There is a vast amount of information contained within, what I like to call social interaction. I only call it that because “social media” seems to have a bit of a stigma attached to it and by understanding it’s a give and take medium, perhaps more industrial type businesses will see more of an opportunity. I have pushed our company to embrace the various social platforms not because of the endless opportunities, but in an effort to stay ahead of the curve and begin to develop a solid foundation. The fact is, it’s not going away and you can try to play catch-up in the years to come or you can set social standards in your industry. And who knows, in the meantime a lead, a sale or just go ol’ customer interaction might come your way.

    • Jason, you’re spot-on. The evolution of these things are always messy. And small & medium manufacturers are naturally skeptical. Add to this the less-regimented value, and it’s hard to blame them for not wanting to devote the resources to a ‘wait-and-see’ proposition. Especially when anyone’s looking for the payoff in a quarterly report or P&L statement.

      Thanks for the visit, man. Great note.

  3. AJ I can’t really disagree with your findings, but I don’t think IMTS should be used as a test case on how the industry has embraced or uses social media.

    Why?

    Because IMTS is a FREAK OF NATURE! At no other time are so many buyers and sellers together and that creates an atmosphere and ecosystem and culture all its own. No one is living their life in a pattern that resembles how they live it the rest of the year.

    So if our REAL LIFE social patterns are so much different during IMTS, should’t our virtual ones be too? A conversation between two average joes at IMTS is loud, distracted, hurried, uncomfortable (feet are killing me) and detached. A conversation between a potential buyer and a sales rep is also much different at IMTS than it would be 3 months before on the phone.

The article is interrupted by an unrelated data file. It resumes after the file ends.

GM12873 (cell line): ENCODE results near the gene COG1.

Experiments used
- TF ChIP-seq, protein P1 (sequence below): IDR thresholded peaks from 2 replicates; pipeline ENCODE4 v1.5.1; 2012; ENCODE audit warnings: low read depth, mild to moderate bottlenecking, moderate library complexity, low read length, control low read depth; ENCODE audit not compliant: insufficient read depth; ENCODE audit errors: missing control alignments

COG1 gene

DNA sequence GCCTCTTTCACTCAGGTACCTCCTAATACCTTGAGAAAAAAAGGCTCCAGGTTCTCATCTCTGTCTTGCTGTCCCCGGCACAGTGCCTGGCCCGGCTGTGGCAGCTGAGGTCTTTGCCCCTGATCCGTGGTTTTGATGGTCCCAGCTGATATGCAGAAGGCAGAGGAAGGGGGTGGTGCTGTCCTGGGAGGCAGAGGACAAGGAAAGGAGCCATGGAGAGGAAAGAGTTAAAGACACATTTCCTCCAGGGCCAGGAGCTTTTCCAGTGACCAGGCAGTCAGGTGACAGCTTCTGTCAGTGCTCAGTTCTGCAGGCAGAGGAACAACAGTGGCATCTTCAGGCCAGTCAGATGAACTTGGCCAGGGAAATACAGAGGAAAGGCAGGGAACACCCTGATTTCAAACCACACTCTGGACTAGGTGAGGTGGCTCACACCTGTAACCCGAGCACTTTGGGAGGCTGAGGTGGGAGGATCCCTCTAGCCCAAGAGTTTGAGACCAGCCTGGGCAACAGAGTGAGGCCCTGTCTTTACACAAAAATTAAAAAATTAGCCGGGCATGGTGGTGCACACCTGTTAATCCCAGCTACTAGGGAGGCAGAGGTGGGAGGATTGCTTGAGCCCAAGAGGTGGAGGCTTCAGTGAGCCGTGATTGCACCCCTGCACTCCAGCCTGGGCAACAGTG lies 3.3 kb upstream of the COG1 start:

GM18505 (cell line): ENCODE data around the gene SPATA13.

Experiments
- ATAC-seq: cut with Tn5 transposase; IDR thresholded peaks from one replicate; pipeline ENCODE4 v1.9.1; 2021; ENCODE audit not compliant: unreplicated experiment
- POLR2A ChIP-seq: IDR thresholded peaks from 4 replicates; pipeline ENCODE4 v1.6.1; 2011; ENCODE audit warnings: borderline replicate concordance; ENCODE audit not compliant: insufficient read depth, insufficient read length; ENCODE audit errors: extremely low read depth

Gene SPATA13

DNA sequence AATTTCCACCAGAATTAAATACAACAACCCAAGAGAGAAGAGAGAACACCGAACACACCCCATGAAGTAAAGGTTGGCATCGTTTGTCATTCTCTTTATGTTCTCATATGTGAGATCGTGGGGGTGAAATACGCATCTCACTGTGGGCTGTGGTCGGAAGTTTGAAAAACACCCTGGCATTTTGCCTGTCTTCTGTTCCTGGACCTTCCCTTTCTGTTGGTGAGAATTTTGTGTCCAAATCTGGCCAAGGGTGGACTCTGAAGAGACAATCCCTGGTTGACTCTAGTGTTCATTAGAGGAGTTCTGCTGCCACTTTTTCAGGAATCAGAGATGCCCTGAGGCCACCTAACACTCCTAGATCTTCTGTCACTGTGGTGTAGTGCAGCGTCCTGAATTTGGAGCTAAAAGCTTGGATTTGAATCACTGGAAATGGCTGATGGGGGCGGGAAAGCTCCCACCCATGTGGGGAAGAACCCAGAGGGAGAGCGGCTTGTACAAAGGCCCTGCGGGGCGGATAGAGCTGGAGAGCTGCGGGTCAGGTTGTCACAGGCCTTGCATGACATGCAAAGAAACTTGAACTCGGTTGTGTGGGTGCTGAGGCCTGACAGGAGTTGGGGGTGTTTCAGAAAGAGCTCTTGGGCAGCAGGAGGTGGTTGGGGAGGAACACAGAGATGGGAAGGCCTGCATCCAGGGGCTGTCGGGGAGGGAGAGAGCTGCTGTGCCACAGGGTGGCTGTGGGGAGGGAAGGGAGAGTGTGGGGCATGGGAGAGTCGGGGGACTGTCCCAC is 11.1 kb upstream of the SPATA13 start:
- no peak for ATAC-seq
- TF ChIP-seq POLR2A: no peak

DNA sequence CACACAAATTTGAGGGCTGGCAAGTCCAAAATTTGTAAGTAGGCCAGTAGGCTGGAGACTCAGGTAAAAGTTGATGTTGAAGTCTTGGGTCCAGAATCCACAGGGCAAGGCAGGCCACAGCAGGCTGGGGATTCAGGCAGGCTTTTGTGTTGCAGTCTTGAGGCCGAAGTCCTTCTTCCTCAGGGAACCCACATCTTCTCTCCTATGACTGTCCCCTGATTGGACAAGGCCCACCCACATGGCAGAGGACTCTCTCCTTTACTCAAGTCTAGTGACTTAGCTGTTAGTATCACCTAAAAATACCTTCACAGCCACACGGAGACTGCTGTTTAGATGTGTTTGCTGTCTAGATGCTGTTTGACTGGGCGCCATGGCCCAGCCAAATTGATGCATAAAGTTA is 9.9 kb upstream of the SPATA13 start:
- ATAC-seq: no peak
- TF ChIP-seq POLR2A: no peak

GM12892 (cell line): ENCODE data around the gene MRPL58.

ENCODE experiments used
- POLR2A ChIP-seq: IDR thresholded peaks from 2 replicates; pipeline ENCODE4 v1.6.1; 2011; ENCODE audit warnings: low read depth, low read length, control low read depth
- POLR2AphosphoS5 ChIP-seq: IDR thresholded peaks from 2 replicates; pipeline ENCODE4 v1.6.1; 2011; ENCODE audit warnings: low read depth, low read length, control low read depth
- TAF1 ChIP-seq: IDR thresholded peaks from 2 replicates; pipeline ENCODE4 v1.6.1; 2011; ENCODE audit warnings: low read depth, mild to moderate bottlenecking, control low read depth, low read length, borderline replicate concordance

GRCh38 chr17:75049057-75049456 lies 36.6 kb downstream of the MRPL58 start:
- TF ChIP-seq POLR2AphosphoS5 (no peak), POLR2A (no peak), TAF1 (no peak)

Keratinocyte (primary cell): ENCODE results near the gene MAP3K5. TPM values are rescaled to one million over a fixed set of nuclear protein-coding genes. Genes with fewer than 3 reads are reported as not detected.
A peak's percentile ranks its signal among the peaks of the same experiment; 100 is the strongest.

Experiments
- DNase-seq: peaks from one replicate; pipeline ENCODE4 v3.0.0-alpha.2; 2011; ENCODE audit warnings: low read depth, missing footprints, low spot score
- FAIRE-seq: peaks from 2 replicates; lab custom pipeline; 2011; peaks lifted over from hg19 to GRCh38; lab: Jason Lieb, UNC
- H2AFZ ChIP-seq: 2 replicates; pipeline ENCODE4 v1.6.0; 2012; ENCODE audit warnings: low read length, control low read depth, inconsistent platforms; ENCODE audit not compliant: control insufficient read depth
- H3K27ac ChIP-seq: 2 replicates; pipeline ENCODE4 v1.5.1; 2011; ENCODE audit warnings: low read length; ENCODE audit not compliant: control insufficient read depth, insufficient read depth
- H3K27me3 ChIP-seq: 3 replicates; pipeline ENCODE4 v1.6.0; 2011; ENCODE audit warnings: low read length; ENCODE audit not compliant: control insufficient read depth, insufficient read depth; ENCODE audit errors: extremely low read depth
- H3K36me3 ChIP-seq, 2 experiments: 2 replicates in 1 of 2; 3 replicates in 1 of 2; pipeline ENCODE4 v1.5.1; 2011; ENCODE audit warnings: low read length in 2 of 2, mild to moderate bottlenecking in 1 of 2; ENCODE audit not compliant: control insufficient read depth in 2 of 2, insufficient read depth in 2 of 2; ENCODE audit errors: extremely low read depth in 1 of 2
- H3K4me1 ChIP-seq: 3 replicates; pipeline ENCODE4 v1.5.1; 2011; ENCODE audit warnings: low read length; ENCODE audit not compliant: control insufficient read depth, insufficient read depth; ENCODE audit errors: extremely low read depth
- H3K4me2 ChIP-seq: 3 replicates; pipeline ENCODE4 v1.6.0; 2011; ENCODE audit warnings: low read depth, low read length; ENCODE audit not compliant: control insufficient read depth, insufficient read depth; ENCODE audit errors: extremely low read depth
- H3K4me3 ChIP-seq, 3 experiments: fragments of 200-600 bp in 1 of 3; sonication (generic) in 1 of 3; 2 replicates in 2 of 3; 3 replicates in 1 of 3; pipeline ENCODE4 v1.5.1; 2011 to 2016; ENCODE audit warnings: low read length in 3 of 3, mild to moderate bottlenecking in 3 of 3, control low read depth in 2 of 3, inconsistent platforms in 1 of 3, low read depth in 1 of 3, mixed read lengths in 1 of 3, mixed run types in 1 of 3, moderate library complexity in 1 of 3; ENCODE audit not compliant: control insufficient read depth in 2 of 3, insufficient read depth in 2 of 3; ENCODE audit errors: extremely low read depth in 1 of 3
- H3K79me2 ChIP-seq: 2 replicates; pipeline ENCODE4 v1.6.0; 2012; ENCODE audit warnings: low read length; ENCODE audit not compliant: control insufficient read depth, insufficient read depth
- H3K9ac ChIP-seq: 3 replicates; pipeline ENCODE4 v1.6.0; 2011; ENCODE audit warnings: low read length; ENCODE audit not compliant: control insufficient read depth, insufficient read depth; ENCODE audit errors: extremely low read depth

I agree with you, not too many conversations were going on between machine tool builders and customers on Facebook. The nature of their posts was IMTS-activity focused and product focused.

    But isn’t that a virtual representation of what was happening in real life at IMTS? How is someone taking a look at a product image and description silently on his iPhone any different than the IMTS attendee who looks over the actual machine in the booth, but slips away undetected?

    Also I think it’s a safe bet that if you’re not logged onto twitter, you have no clue what’s being talked about. If you don’t have a twitter account – than you are really clueless. Yet thanks to jumbotrons and monitors, what we were saying on twitter WAS seen by people who otherwise wouldn’t have seen that post. I loved the idea of IMTS displaying the twitter stream because it was like free advertising AND may have sold many in the manufacturing community who aren’t on twitter to join up.

    • Man, that’s exactly right. IMTS IS an anamoly in some important ways, and a microcosm of real life in others. But I’m not just comparing what I saw at the show but what I see the rest of the year, especially among the small to mid-sized discrete parts manufacturing crowd. Their priorities don’t include Social Media, particularly as networking or business tools. That’s consistent. And same with the OEMs and exhibitors at the show, behavior-wise – they’re primarily focused on sales-related or lead-gen tactics. And that’s a consistency I see throughout the year, as well.

      I think we can both agree that we’re in the very early adoption phase. So, it’s gonna play out over time. But I do lament the fact that there are few (if any) socialized platforms that serve the specific needs of manufacturing sectors. That’s something that’ll accelerate adoption among the cats we work with, but until then I think it’s gonna be a long ride.

      Thanks so much for the time and the note, Mike. I hope all’s well – my best to the crew at DGS.